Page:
Between political crises and natural disasters: a visit to Guatemala’s grantee partners
September arrived with a forecast of intense rains, hurricanes and the possibility of another presidential trial in Guatemala. If it’s not a political crisis than it’s a natural disaster.
Nonetheless, the work and commitment of CAMY Fund’s grantee partners did not stop. It was nice to meet (for me) and reunite again (for Emily) with young leaders who are doing wonderful things for and with their peers in a complicated climactic and sociopolitical context. We were pleasantly surprised by the four grantees along the way: Asociación AMA in Petén, GOJoven Guatemala in Antigua, Women’s Justice Initiative in Patzún and Asociación COINCIDIR in Jalapa.
We started our journey in Petén with Asociación AMA. Recently, and in the context of the Prevention with Education Agreement 2016-2020, Asociación AMA helped to consolidate the Departmental Working Group on Comprehensive Sexual Education in Petén, a department that is best known for having the largest forest reserve in Guatemala, but in matters of sexual and reproductive rights has not received the same attention.
During our visit there was a national teacher’s strike which forced us to change the venue of the meeting with officials from the Peten Ministry of Education (MINEDUC) and the Ministry of Public Health and Social Assistance (MSPAS). At the meeting, we were pleased to see a strong interest for the implementation of Comprehensive Sexual Education (CSE) by Mr. Amílcar Rolando Corzo Márquez and Lic. Gloria Catalán Puga of the Ministry of Education, as well as by Dr. Roy Flores, Dr. Luis Salvador Méndez Castellanos and Lic. Rosalinda de Colmenares, Directors within the MSPAS in Petén. We also found out that for the 900 schools in Petén only 70 printed materials on CSE were distributed, which means that most schools do not have the means to teach this subject. In this sense, Asociación AMA’s training in CSE for primary school teachers in Petén and monitoring of their classroom sessions, in partnership with the Ministry of Education, are an invaluable contribution.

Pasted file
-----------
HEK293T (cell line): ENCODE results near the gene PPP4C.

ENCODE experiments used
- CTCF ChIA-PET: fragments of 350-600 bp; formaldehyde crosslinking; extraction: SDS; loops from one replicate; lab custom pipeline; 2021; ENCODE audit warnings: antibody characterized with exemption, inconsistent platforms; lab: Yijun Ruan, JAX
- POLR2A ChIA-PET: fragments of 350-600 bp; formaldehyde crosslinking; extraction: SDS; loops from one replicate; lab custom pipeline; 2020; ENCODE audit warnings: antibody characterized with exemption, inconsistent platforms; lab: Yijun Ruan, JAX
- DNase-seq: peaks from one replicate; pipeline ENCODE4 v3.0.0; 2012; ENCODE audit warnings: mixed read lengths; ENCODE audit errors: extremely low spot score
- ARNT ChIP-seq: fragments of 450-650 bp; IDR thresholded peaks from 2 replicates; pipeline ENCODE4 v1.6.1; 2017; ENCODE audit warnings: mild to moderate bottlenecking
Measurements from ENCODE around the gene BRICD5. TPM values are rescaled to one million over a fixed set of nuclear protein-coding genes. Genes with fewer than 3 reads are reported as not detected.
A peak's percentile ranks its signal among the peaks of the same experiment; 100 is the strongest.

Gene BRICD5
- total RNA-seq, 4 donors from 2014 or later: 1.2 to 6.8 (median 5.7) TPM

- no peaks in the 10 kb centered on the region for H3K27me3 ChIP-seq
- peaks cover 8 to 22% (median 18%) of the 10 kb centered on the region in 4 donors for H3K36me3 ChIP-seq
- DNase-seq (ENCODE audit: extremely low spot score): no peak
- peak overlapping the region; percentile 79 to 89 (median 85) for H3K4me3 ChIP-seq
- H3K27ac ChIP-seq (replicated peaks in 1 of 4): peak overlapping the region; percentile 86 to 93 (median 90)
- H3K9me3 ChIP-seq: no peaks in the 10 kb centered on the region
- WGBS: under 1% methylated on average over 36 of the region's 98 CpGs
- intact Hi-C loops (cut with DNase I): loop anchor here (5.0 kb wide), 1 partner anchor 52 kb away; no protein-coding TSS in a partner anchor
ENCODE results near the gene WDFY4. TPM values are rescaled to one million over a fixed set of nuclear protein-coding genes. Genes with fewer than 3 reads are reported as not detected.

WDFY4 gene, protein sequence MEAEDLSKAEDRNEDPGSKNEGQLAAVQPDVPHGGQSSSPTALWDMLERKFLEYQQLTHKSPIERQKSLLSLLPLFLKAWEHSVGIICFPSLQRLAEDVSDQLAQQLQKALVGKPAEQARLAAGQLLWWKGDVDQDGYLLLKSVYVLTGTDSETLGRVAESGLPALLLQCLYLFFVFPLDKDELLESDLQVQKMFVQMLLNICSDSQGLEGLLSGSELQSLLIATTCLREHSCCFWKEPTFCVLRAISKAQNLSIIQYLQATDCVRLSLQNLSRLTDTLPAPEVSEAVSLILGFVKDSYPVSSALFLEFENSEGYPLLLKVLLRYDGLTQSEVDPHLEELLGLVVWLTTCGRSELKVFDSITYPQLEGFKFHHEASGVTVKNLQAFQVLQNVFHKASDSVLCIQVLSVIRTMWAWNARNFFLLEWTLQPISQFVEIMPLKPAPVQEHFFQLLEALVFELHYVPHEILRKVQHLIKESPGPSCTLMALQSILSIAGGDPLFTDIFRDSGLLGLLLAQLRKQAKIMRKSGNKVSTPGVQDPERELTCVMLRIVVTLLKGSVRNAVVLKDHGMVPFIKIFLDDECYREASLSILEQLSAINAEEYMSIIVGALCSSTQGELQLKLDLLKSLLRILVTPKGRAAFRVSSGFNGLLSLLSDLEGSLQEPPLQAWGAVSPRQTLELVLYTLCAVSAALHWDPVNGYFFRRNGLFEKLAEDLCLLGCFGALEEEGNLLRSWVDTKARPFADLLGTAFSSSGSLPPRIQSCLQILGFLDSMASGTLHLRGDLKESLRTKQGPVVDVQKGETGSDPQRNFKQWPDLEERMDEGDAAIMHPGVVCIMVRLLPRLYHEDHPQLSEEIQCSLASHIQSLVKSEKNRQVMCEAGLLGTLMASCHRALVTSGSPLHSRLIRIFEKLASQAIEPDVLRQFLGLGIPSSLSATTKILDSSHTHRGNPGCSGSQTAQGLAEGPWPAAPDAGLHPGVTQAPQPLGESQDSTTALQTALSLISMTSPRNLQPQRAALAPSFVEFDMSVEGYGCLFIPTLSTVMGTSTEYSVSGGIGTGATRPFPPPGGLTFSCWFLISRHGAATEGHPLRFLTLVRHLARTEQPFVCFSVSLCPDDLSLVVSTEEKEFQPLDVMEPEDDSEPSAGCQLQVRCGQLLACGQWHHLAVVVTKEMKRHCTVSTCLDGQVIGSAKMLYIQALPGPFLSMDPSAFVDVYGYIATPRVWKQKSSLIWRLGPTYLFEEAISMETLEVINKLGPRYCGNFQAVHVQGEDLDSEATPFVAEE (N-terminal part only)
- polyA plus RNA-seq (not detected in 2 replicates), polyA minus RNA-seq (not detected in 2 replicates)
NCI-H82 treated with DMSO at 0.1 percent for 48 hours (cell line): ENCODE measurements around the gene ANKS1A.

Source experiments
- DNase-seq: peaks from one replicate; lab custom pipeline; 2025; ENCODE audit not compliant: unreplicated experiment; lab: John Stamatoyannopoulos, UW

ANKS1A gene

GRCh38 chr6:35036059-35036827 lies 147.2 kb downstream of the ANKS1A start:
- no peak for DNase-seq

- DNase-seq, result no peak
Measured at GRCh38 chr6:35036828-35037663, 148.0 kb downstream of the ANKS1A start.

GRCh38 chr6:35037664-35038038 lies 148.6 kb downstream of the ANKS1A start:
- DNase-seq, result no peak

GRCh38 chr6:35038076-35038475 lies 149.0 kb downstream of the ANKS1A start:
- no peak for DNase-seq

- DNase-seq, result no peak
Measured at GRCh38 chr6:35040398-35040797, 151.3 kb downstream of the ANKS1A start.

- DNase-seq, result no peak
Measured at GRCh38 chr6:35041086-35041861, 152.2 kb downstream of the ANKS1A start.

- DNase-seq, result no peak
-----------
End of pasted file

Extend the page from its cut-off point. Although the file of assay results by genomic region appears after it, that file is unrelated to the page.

We visited the radio station U T’AN KAJ The voice of the Poptún people, Petén 106.9 FM – where Emily gave two interviews that you can listen to here (in Spanish) and here (in Q’eqchí and Spanish). Asociación AMA has a weekly radio program at this station, “the ABC of Sexuality,” which is in Spanish and Q’eqchí and aimed at young people and their parents.
It was inspiring to meet young men and women between 14 and 24 years of age, from diverse communities and ethnic backgrounds, who enthusiastically shared what they learned in the training camps organized by Asociación AMA about sexual violence, gender norms and youth entrepreneurship. We ended the day by giving a monitoring and evaluation workshop to the Asociación AMA team as part of the technical assistance provided by the Fund.
The CAMY Fund recognizes the solid work that Leslie has carried out and we continue to support her in seeking the commitment of more young people, teachers and community leaders with Comprehensive Sexual Education and the prevention of teenage pregnancies.